“We had a conversation with a couple,” Rinaldo said. “They [told us they] got their glasses of wine, put up their big screen together, and flipped through our repertoire of art. And that’s what they did for the whole evening.”

The couple called up the next day and arranged to pick up two pieces curbside.

The success has trickled to artists across Ontario and Quebec, with surging demand creating a constantly revolving selection of available pieces at the gallery.

“I just think it’s really important to support local arts,” Stukator said, with her new painting prominently hung on the wall opposite her laptop. “It keeps the community going. It shows appreciation and it makes our community beautiful.”

WATCH | The National’s feature on video calls driving sales of art:

A small art gallery in Collingwood, Ont., has seen a boom in sales during the pandemic and it’s at least in part from people buying ‘Zoom art’ to make video calls a little brighter. 4:22

Watch full episodes of The National on CBC Gem, the CBC’s streaming service.

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Victoria art centre offers free therapeutic art sessions – Goldstream News Gazette – Goldstream News Gazette



The Bateman Foundation hopes to harness the healing power of creativity with a series of free therapeutic art sessions.

Materials are provided for the free drop-in sessions, and an on-site art therapist will be available for assistance or mental wellness insight.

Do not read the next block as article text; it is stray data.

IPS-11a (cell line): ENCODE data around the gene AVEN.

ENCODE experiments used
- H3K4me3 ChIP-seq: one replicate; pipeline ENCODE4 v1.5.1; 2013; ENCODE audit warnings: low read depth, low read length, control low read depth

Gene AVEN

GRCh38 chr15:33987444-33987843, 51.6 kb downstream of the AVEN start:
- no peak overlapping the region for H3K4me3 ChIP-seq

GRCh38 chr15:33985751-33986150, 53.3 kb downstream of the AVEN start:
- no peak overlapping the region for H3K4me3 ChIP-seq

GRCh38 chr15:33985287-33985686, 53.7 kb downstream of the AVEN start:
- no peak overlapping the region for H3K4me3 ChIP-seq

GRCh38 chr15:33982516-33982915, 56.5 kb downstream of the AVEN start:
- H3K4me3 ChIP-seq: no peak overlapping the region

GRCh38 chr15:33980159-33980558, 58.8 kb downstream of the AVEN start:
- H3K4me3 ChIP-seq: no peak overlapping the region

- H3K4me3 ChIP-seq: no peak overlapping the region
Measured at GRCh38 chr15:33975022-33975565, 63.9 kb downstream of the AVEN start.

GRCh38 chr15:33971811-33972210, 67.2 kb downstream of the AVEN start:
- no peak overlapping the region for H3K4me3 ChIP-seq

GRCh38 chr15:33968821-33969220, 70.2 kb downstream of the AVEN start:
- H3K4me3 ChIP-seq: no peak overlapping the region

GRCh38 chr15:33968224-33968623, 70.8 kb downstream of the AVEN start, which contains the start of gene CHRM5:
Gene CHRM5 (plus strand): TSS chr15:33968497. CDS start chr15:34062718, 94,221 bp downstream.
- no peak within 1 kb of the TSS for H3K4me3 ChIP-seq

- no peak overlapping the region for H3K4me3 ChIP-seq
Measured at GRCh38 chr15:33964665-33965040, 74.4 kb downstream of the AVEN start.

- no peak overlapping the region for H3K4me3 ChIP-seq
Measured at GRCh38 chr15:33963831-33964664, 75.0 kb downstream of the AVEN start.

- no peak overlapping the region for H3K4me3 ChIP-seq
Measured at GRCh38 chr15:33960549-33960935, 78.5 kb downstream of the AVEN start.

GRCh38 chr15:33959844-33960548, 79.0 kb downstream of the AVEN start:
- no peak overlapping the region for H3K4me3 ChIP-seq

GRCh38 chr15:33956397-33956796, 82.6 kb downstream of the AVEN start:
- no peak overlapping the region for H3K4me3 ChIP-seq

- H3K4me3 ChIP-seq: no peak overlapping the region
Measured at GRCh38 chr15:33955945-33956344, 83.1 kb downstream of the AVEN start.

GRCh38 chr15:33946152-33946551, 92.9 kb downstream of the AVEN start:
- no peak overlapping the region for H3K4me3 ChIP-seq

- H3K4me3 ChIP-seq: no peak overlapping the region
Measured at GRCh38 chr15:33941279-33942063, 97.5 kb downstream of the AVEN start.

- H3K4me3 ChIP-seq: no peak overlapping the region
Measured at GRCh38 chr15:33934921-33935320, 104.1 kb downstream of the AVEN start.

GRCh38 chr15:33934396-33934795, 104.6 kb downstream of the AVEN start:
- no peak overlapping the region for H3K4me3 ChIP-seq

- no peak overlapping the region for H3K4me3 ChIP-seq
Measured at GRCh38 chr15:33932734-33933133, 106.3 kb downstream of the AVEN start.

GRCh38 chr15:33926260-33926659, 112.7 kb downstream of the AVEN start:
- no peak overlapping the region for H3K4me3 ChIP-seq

“It’s learning about art and nature and using those as tools for wellness,” says Lauren Ball, spokesperson for the Bateman Foundation. “We (wanted) to help people to feel a bit more powerful in their daily lives.”

In the summer of 2020 the foundation launched the Wellness Project, adapting its annual Nature Sketch program for the pandemic and providing it free of charge to small groups in the community.

The new drop-in therapeutic art sessions are an extension of that program, says Bell, and a direct response to the effects of the ongoing pandemic.

READ ALSO: Nature Sketch program returns in Victoria with COVID-19 safety protocols

“Knowing that anxiety and depression are on the rise on this mass scale because of social isolation, we wanted to help in some way,” she said.

“It’s not about being a really great artist, it’s not necessarily about the final result of what you create, it’s about tapping into the creative potential and creative energy that exists within all of us, and using that to find some sense of joy, some sense of peace.”

Art therapist Kaitlin McManus will be on site to help participants who want to discover meaning in their artwork while they are creating.

All ages and experience level are welcome. Four people can participate simultaneously for 30 minutes each, unless there is no one waiting to join, in which case artists can stay longer.

Sessions run twice a week at the Bateman Gallery at 300-470 Belleville St. on Tuesday evenings from 4 p.m. to 7 p.m. and on Thursdays from 8:30 a.m. to 10:30 a.m. Appointments are not necessary.

READ ALSO: Renowned photographer’s work captured at the Bateman Gallery